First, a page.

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Sidewalk program hits the skids as council looks at other infrastructure

Posted 11/10/15 (Tue)

By Cecile Krimm
Crosby City Council members voted Monday night to reject all bids for the next phase of a sidewalk improvement project and suspend work on another phase of the multi-year project as concern grows for other infrastructure work.
The next phase of the “Safe Routes to School” project would have cost the city $178,000, with grants paying the remaining $378,000 cost to extend walkways from the community center to the hospital, along ND 5. However, recent televising of sewer lines has identified bigger concerns.
“I don’t think they could run the camera through even one entire block. I think we have a lot more pressing needs we could use the money for at this time,” said Mayor Bert Anderson.
The council undertook the televising project earlier this fall in preparation for a major street project in the spring. They don’t want to put new paving over broken pipe.
Engineer Bill Moonie said the report shows cracked pipes, broken and missing pipes, sewer laterals pushed into the main, lots of tree roots that have infiltrated the lines, and areas where water infiltration is bringing minerals into the lines leading to build up and blockage.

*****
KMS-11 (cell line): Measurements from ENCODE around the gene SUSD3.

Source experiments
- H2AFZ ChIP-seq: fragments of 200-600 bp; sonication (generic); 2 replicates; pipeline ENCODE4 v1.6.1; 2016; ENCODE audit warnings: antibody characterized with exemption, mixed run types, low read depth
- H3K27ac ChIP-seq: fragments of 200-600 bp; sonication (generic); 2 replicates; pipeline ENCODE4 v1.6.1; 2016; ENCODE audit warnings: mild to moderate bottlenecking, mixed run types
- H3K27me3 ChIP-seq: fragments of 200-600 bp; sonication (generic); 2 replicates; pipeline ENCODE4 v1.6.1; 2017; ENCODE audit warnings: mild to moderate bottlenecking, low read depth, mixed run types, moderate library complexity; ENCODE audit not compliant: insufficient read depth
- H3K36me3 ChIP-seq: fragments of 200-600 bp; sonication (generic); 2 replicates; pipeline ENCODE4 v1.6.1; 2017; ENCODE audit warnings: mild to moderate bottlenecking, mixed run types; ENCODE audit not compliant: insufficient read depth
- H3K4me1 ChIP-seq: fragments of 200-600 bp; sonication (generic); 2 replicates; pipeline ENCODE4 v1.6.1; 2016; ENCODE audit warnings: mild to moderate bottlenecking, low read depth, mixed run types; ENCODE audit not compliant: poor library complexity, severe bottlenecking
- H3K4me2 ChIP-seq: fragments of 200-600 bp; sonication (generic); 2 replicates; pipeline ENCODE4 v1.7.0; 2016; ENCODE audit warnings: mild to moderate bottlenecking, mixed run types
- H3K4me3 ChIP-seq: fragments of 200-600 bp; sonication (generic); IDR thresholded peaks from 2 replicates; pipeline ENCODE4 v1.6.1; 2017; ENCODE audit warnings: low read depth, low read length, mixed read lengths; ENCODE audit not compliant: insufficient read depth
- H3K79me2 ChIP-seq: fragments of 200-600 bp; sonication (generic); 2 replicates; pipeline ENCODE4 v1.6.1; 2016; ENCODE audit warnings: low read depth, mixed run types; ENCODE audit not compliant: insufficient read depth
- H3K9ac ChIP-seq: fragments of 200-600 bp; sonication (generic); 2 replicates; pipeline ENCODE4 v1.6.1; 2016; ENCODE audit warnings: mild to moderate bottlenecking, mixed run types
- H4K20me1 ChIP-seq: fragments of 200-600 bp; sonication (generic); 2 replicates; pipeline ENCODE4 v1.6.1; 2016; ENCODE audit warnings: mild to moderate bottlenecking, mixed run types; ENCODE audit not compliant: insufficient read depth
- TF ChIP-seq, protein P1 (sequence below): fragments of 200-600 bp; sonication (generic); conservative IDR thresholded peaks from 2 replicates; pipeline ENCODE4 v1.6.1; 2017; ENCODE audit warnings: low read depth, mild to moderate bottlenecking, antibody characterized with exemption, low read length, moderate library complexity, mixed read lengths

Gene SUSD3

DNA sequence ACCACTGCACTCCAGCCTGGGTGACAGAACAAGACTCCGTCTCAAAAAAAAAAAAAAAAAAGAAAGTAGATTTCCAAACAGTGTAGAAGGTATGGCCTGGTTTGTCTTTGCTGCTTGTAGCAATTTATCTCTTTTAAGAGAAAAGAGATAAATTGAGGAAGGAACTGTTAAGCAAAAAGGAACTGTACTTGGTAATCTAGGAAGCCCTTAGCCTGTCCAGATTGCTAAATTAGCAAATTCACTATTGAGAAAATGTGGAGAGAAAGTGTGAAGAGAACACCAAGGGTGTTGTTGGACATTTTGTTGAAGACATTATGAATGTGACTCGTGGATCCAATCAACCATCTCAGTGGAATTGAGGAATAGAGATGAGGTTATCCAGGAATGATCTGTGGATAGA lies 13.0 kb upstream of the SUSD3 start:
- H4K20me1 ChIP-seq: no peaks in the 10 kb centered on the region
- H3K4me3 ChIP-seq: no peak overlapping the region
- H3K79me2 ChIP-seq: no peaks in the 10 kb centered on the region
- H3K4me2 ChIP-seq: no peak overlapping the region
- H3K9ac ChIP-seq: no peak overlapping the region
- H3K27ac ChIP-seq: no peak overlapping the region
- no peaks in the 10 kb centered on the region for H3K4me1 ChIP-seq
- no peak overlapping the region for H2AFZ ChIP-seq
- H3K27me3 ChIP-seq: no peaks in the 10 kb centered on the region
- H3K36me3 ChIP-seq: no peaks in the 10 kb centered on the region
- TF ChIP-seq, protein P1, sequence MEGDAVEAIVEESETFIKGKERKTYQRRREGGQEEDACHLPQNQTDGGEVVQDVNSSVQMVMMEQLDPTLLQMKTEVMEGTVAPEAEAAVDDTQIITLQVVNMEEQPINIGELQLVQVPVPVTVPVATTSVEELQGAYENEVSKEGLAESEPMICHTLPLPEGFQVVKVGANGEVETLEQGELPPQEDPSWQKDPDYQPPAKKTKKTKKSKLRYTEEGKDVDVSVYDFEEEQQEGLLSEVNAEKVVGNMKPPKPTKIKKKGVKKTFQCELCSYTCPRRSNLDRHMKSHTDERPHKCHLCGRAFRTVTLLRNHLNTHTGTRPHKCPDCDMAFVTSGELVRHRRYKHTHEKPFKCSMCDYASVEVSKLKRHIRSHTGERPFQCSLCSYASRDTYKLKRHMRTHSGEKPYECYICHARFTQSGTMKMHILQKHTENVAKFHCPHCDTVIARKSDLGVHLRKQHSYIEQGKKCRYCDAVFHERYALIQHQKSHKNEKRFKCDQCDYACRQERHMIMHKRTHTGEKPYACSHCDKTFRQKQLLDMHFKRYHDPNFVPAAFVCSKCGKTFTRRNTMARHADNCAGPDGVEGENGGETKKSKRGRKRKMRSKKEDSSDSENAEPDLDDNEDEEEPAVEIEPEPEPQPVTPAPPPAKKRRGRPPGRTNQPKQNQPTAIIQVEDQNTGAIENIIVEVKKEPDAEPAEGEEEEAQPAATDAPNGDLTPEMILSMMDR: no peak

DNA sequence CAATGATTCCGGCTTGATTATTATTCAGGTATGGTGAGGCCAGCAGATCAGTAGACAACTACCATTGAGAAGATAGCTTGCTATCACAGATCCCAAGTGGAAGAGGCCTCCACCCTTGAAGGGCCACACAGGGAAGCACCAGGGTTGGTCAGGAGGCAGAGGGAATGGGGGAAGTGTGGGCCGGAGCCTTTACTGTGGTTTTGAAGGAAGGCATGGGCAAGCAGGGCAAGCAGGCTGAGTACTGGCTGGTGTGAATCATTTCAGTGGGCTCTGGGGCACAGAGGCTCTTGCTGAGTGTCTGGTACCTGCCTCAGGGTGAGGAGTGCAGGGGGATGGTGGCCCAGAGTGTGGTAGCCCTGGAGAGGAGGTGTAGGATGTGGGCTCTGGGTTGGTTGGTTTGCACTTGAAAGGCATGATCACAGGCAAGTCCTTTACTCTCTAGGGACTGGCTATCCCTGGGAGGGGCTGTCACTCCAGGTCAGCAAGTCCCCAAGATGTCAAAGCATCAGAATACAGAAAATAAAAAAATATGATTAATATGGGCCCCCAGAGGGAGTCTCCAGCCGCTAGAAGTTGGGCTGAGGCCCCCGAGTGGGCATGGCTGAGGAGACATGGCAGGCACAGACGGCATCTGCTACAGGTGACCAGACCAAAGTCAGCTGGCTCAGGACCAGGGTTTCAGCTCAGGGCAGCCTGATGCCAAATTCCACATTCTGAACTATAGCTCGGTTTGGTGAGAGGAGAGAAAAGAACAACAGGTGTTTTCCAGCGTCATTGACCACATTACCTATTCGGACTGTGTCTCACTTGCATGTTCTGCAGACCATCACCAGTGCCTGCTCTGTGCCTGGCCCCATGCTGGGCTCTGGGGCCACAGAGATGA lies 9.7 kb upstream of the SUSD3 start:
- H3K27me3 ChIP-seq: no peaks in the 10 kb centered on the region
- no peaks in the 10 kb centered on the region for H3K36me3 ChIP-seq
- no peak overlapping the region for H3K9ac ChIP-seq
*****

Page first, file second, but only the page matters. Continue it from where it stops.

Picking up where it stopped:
He said a new type of sewer liner, rather than pipe replacement, may be effective in addressing some of the issues.
“It looks pretty promising for saving a lot of money on the project,” he said.
Community Developer KayCee Lindsey told the council business owners are looking for guidance on how they will operate during the street, sewer and sidewalk project. 
Anderson told her that communication will come, but later this winter, once the project is designed and bid.
In other business, the council:

  • Discussed the need for a new pump station at the clear well, with a building to replace many of the functions of the old water treatment plant, which needs to be torn down.
  • Listened to a property line dispute between neighbors Jen and Landon Johnson and Fred Osvold but determined the council has no authority in resolving the conflict and may only consider a building permit once a survey is certified.
  • Approved a 100 percent property tax abatement for five years on the daycare building project.
  • Rejected an overture from former engineer Antonio Conti to consider using the services of the firm he now works for, Ackerman-Estvold, on the major street project. The council   left the door open to solicit services in the future.
  • Hired Sabrina Clark as deputy auditor.